But compared to Europe, protecting the environment is a relatively young topic in the Middle East, which hold 60% of the world's proven oil reserves and 40% of the world's proven gas reserves.
Nevertheless with its Masdar zero-carbon-city (still under construction), the conference location Abu Dhabi is the symbol for renewable energy concepts of the twenty-tens. Masdar, which means source in Arabic, aims to build a city for 50,000 inhabitants whose households will only be provided with renewable energy (such as wind, solar or bio-energy) will also be the home of the 2009-founded International Renewable Energy Agency (Irena). As per its website, "Irena aspires to become the main driving force for promoting a rapid transition towards the widespread and sustainable use of renewable energy on a global scale."
According to Julia Bucknall, Lead Natural Resources Specialist at the World Bank, emerging markets in general play a key role in reducing pollution. "If developed countries act now, a 'climate-smart' world is feasible, and the costs for getting there will be high but still manageable. A key way to do this is by ramping up funding for mitigation in developing countries, where most future growth in emissions will occur," Bucknall says. But there is an economic flipside of the new energy-coin. Stricter rules and more regulations for companies can lead to higher costs and to layoffs.
Scarcity of resources
On a regional Middle Eastern scale, the efficient use of the earth's resources is not a luxury, but a necessity. Four fifths of the Arab world is barren desert. Scarce water resources and a population which is one of the fasted growing of the world make the region from Morocco across to Iraq most vulnerable to climate change.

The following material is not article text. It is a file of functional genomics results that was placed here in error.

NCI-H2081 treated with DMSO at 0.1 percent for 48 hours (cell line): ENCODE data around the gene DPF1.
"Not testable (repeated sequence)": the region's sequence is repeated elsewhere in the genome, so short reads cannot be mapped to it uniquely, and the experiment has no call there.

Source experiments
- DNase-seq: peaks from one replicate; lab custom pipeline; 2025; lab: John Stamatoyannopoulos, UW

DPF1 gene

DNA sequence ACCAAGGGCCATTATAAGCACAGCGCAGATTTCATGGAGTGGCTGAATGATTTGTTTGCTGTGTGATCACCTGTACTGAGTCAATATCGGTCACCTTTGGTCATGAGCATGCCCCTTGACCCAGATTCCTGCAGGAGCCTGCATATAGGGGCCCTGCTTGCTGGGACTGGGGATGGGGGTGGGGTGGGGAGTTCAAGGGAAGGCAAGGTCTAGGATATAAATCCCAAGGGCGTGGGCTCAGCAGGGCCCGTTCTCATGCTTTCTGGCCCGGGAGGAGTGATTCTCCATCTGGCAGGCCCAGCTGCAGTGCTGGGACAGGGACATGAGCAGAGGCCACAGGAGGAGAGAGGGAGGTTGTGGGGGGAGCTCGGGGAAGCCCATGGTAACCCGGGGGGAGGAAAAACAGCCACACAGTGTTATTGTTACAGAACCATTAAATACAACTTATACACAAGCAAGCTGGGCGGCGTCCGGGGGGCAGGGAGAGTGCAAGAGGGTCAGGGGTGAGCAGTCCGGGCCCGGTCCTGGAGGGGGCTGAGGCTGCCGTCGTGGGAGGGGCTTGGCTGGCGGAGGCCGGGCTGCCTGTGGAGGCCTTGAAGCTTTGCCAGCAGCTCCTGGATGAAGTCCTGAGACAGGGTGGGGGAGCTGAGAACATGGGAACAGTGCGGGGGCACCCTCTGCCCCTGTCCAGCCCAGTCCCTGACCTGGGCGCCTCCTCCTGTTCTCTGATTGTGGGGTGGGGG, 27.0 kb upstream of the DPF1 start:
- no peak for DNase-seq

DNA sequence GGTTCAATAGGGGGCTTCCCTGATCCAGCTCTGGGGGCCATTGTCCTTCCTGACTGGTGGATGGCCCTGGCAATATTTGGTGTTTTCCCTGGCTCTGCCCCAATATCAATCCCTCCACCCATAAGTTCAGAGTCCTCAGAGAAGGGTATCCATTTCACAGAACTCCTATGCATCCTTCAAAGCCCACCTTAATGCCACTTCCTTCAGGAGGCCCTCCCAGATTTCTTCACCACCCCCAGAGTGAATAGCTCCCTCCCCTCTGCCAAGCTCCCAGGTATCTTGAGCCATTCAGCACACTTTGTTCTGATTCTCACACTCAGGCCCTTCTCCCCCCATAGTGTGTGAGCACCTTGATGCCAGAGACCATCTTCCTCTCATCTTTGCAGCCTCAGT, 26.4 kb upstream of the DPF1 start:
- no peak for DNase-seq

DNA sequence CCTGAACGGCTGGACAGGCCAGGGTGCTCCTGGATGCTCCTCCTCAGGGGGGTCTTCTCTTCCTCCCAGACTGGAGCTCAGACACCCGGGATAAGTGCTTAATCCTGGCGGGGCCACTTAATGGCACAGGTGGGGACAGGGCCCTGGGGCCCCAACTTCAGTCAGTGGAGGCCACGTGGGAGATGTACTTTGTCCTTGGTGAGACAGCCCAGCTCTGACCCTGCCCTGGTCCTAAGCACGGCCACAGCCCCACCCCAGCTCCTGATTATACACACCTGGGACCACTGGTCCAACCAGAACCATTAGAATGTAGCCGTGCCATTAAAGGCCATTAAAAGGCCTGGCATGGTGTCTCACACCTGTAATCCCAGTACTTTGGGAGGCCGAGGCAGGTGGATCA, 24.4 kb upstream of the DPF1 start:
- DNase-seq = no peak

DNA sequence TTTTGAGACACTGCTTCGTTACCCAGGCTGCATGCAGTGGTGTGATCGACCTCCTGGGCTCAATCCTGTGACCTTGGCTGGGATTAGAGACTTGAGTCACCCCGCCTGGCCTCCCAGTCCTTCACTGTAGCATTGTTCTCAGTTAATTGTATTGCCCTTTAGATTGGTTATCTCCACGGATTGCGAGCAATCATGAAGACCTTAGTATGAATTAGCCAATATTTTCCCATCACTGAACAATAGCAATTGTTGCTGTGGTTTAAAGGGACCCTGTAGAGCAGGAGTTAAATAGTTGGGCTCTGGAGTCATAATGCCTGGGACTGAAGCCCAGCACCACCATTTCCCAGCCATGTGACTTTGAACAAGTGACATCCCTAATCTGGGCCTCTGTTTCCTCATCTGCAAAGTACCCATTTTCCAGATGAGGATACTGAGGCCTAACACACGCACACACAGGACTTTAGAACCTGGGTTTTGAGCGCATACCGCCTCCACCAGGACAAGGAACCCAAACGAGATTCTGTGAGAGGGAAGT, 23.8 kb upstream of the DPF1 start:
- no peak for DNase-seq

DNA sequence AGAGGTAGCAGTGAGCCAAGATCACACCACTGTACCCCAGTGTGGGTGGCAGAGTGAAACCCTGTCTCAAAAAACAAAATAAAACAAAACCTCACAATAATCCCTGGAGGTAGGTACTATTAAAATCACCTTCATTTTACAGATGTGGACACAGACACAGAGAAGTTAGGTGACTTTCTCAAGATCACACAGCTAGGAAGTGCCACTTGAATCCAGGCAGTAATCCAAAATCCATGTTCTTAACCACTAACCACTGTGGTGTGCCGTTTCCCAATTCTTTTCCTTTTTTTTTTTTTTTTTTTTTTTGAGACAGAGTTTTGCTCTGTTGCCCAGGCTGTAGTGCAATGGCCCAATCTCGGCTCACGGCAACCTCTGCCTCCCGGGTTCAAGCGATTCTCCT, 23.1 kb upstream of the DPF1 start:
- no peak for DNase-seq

Measures to tackle the impact of pollution and reducing energy wastage have already been taken. As well as Abu Dhabi's Masdar, Dubai-based ICT-free zone Tecom set up the Energy and Environment Park in 2006, a sub-free zone dedicated to the research, development and production of renewable energy technology.
Tecom became the first Middle Eastern free zone which publishes a sustainable development report. According to Ali bin Towaih, Executive Director of Enpark, sustainable programmes launched by his division prove that the green wave does not mean higher costs for companies. "Going green has saved us money", Towaih explains. All buildings in Tecom must abide to LEED-Standards, which stands for Leadership in Energy and Environmental Design, a green building rating system.
The Energy City Qatar (also currently under construction), a project financed completely in line with Islamic Shariah law by Doha-based investment bank Gulf Finance House (GFH), aims to develop efficient means of exploring and transforming carbon resources. It also aims to raise the know-how in the industry about recycling processes for ethylene-products. While Qatar takes the lead, other Energy Cities are planned by GFH and are in the process of being designed in Lybia, India and Kazakhstan.
The aforementioned green shoots in the desert are, however, rather symbolic and disjointed. Other initiatives such as the ban of disposable plastic bags in Dubai's shopping malls are certainly steps to the right direction, but the effects should not be overvalued.